‘The British Museum is in possession of stolen goods. The Parthenon Marbles were stolen by Lord Elgin – they never were the “Elgin” Marbles. They are the Greek Marbles, the Parthenon Marbles, as a matter of law.’
So declared renowned media lawyer Mark Stephens CBE, addressing the annual conference of the Sole Practitioners Group in Ascot last Saturday.
In an unexpected but well-received tour de force, Stephens issued a plea for the marbles and other historical artefacts – notably the Easter Island moai – to be returned to their rightful owners. He even suggested Greece could veto any proposed UK-EU trade deal pending their return.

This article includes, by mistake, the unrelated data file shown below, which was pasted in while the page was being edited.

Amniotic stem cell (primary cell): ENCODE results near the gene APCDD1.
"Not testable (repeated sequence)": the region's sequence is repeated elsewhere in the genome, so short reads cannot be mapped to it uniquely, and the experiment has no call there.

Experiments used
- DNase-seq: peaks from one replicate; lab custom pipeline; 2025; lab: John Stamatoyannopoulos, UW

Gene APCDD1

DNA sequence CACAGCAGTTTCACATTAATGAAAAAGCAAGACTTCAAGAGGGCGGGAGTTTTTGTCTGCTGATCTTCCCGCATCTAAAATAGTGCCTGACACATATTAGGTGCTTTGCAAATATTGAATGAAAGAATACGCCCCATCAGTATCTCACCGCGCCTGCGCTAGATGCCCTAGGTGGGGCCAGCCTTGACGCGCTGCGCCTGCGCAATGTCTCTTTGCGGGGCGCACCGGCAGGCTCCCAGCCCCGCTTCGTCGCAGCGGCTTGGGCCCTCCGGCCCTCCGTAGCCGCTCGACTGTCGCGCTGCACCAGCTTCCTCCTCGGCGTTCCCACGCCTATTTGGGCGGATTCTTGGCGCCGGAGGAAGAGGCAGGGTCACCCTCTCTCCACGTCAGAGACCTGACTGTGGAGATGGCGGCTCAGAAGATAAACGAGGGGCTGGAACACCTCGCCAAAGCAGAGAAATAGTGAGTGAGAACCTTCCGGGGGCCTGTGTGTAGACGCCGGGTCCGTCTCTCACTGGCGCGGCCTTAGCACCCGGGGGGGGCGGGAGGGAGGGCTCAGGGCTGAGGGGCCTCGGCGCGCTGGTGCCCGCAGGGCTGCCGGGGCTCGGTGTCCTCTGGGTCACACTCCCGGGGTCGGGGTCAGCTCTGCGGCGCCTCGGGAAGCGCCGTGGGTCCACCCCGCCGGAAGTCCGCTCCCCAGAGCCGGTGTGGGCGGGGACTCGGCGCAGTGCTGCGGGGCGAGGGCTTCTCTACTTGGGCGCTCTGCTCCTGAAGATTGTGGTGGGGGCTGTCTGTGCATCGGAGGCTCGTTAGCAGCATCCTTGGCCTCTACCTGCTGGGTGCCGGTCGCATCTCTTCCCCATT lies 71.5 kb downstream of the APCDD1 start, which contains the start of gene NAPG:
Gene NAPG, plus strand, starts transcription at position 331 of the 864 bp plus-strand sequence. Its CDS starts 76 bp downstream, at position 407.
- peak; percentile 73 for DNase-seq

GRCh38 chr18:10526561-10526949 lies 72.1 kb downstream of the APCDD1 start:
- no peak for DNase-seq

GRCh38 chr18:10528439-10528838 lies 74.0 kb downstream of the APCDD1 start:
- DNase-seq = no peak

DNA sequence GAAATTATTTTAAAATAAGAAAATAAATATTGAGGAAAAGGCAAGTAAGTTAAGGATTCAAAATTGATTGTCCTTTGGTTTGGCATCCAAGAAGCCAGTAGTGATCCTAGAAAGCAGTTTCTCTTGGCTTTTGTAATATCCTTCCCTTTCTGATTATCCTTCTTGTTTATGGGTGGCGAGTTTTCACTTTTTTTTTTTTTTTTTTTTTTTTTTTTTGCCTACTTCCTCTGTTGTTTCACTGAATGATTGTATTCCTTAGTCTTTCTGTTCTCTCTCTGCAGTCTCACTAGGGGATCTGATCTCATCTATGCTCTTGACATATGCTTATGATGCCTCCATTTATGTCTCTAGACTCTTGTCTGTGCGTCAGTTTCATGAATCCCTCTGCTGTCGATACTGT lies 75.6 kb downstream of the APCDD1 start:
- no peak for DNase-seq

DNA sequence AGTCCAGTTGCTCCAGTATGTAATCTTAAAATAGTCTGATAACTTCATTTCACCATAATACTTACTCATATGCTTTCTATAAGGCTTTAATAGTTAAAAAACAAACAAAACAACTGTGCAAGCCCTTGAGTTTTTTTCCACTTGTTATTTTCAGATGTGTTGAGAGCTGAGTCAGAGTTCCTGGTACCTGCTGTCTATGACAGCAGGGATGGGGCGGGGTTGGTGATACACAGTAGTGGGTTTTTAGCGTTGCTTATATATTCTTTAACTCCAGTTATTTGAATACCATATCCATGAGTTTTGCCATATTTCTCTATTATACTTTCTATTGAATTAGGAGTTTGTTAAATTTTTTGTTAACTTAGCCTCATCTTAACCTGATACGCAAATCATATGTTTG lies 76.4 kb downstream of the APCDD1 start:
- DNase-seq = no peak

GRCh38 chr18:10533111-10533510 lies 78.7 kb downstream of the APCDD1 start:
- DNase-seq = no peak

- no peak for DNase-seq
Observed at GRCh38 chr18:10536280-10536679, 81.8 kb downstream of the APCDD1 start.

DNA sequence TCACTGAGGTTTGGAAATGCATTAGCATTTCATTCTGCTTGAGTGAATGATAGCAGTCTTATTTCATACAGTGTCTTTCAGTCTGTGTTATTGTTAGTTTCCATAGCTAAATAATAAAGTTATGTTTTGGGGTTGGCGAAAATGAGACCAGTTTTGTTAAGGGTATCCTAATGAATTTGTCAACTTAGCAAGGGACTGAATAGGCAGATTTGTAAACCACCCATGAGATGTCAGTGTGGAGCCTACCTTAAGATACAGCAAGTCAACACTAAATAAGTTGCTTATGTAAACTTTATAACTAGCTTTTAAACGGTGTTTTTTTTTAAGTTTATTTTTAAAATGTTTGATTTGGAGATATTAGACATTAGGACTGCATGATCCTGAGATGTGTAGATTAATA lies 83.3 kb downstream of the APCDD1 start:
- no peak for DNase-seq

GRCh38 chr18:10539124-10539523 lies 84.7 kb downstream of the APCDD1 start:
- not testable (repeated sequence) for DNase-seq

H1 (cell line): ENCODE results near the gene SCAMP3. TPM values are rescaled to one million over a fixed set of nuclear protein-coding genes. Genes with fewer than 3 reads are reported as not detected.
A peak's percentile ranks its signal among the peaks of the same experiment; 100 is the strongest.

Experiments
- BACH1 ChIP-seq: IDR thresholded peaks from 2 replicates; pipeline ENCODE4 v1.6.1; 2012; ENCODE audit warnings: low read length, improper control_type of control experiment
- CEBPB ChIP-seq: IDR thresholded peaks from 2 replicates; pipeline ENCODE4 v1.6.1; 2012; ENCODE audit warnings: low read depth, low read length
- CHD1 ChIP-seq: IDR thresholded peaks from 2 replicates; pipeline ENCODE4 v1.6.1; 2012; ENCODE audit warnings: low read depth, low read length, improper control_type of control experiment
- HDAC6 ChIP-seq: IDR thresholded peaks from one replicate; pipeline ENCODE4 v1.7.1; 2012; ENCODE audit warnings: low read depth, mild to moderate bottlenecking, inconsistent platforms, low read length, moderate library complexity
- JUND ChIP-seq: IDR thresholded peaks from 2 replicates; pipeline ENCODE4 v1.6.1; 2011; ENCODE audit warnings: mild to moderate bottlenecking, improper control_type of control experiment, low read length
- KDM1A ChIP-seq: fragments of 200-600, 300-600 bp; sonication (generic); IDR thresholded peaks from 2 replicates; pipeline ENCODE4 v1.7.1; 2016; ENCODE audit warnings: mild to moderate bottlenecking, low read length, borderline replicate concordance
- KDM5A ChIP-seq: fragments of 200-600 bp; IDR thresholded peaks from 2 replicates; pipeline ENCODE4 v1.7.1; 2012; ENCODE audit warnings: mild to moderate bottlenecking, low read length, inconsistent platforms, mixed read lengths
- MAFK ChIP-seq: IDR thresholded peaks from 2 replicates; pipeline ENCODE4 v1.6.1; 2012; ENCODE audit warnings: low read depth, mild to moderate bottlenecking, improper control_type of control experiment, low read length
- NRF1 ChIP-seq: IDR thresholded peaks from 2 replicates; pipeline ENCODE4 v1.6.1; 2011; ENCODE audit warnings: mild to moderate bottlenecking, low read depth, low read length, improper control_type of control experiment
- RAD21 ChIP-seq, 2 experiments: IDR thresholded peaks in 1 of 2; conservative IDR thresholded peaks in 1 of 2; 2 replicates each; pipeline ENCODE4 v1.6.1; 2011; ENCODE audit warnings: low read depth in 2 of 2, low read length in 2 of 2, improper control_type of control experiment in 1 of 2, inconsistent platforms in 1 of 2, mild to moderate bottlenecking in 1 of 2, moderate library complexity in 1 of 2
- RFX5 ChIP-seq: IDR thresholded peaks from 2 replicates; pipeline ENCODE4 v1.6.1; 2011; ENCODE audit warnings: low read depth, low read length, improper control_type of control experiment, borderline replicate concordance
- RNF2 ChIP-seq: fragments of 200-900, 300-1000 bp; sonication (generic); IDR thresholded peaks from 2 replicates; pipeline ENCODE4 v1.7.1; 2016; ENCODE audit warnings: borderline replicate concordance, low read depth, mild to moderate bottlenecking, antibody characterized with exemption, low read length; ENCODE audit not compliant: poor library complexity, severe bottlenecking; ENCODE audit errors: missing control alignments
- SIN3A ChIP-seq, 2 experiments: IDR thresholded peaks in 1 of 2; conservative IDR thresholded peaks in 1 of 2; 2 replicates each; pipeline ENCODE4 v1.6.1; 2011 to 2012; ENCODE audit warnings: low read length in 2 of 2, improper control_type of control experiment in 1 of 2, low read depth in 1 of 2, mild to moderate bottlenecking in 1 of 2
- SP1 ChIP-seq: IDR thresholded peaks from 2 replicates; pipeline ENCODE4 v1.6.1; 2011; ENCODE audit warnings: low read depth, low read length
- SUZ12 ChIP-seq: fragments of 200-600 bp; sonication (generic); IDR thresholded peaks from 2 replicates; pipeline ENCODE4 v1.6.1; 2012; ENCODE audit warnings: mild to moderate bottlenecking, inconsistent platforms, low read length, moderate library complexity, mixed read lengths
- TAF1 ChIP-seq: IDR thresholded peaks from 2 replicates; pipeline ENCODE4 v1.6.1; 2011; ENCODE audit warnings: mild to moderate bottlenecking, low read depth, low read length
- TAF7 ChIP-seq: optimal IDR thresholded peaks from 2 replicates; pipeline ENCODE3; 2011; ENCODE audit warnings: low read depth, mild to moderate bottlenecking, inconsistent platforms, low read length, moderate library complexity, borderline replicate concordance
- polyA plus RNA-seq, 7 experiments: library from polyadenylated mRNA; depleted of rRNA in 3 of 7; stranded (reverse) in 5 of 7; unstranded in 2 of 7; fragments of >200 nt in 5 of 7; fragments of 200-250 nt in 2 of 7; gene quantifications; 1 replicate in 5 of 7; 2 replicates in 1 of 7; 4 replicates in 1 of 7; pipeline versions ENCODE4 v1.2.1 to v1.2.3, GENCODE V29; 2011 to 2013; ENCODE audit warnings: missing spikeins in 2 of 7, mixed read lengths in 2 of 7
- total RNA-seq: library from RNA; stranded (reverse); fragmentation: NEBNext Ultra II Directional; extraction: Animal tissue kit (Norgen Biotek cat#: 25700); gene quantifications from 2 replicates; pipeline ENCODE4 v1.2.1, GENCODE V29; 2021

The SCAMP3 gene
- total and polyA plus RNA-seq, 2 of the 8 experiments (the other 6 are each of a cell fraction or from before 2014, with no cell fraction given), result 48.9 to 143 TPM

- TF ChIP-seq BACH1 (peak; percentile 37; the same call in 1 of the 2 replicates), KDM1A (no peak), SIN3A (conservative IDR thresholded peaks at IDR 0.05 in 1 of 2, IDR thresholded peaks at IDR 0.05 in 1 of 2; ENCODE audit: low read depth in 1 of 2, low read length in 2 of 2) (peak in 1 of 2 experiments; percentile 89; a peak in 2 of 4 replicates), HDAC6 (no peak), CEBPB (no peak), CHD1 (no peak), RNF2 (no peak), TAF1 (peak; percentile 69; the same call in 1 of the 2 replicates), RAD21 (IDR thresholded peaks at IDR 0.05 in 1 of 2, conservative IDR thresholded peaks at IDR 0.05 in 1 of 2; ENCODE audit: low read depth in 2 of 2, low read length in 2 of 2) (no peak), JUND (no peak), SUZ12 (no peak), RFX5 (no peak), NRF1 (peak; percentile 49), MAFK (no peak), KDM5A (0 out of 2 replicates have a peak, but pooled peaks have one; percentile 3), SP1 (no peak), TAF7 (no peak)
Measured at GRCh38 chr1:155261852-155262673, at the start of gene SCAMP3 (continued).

The precedents are mutliplying. France recently returned items in the Louvre plundered from francophone Africa. Stephens, of Howard Kennedy, himself acted for the US government in the repatriation to Cambodia of temple structures in the Norton Simon museum in Pasadena.
‘It is absolutely shameful that our country is holding on to stolen goods, just like any common thief,’ he added. ‘It is time to rethink our museums and return cultural heritage to the places it belongs.’
Stephens’ appeal was well-timed. Last week a UNESCO advisory board has issued a recommendation urging the British Museum to revisit its stance on the Parthenon Marbles, which have been held by the London museum since the early 19th century.
Meanwhile, London firm Leigh Day has circulated a legal opinion stating that 11 artefacts stored in the British Museum - but never exhibited publicly - could be legally restored to the Ethiopian Orthodox Church under Section 5 of the British Museum Act 1963.
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